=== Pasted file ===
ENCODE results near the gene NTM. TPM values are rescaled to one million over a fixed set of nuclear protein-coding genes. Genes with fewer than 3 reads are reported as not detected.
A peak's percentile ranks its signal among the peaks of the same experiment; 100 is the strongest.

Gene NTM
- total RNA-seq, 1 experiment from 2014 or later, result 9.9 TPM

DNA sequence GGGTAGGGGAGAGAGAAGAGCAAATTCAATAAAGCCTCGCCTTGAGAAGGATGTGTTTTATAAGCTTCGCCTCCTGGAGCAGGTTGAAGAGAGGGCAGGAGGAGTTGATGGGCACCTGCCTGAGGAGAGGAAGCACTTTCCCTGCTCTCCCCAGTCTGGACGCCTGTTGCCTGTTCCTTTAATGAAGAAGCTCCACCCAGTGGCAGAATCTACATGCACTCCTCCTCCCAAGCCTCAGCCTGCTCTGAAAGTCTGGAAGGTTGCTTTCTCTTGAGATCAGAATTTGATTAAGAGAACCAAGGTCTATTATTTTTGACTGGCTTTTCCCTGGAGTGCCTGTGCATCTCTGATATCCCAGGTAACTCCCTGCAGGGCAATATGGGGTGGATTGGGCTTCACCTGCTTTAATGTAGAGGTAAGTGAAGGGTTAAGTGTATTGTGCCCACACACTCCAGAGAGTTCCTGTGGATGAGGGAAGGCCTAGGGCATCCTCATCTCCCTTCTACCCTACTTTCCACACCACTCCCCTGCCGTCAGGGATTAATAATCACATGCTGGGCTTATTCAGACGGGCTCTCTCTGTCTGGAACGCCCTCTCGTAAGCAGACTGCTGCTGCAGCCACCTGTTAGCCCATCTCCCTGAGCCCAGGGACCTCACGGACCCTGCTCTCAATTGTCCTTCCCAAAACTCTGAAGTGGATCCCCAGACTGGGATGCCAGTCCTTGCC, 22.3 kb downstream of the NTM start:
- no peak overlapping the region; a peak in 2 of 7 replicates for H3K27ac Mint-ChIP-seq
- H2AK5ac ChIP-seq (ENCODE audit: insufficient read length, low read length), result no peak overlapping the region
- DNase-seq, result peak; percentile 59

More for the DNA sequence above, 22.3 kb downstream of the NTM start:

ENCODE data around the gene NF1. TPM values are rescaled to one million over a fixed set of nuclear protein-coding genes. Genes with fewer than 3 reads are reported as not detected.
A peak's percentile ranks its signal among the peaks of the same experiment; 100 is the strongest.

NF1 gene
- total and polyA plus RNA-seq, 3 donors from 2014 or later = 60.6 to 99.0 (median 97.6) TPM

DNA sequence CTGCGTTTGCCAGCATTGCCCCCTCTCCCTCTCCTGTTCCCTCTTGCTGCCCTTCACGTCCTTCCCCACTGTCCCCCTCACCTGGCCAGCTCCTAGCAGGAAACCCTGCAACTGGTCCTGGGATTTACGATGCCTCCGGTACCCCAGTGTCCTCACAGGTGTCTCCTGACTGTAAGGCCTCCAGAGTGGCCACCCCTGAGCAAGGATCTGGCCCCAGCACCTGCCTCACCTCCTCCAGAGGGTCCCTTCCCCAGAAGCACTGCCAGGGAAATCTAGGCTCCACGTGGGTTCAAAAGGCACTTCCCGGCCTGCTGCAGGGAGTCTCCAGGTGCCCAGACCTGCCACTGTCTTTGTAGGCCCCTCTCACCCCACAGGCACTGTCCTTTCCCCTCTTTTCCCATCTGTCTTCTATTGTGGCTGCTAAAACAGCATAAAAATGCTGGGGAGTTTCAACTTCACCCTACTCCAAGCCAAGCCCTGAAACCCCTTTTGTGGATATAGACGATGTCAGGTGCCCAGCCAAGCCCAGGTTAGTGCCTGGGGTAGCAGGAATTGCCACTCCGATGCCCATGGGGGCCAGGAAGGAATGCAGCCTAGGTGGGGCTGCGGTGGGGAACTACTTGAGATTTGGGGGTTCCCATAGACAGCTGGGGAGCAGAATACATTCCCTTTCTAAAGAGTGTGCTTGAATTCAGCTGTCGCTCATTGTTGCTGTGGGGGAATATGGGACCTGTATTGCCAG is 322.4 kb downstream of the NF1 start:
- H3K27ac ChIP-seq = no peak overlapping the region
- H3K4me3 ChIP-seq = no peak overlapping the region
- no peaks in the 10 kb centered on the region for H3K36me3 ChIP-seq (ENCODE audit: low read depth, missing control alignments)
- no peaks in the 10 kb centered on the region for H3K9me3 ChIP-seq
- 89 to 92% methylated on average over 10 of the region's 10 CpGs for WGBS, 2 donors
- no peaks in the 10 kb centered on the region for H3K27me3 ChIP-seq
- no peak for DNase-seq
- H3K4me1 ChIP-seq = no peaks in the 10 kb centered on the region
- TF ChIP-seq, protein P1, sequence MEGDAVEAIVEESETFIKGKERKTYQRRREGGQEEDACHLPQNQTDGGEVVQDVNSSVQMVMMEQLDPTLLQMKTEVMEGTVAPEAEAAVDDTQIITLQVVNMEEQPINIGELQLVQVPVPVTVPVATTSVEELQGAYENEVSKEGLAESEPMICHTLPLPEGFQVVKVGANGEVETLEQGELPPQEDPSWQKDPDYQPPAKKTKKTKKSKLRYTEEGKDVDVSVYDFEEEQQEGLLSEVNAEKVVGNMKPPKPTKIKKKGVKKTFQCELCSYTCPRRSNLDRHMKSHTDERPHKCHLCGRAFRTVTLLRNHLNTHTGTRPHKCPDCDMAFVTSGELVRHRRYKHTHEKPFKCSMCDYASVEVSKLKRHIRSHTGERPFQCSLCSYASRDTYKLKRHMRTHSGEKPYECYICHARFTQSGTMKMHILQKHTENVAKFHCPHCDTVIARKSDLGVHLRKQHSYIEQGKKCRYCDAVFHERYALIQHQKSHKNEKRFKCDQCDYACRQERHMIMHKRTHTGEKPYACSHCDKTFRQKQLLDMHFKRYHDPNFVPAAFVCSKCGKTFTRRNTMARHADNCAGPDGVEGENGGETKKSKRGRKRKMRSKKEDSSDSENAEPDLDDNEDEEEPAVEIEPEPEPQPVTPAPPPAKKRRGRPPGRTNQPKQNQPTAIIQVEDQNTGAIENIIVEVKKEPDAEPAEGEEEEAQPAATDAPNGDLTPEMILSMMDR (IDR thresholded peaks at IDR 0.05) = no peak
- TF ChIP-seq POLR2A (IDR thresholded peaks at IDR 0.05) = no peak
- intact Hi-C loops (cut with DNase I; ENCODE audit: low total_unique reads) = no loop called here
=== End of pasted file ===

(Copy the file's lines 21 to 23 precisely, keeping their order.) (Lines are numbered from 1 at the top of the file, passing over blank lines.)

- no peak for DNase-seq
- H3K4me1 ChIP-seq = no peaks in the 10 kb centered on the region
- TF ChIP-seq, protein P1, sequence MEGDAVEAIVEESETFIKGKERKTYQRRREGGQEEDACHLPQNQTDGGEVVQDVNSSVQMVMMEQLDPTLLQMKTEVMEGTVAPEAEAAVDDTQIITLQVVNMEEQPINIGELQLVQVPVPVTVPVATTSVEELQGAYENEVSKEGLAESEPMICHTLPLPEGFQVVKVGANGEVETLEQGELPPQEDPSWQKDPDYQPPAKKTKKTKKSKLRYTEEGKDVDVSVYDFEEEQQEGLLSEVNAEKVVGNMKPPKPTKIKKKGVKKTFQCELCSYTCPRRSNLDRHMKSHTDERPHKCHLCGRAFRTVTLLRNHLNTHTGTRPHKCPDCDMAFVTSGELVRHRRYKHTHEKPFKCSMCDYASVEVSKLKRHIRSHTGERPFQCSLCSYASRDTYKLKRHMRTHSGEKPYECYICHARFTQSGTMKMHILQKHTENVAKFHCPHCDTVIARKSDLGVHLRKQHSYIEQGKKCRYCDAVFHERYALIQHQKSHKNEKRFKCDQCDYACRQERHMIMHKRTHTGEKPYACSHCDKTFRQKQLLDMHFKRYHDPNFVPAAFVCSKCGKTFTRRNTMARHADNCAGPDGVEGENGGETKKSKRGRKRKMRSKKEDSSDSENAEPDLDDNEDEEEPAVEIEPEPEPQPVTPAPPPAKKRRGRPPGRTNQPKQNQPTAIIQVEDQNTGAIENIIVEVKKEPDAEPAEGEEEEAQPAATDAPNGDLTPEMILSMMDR (IDR thresholded peaks at IDR 0.05) = no peak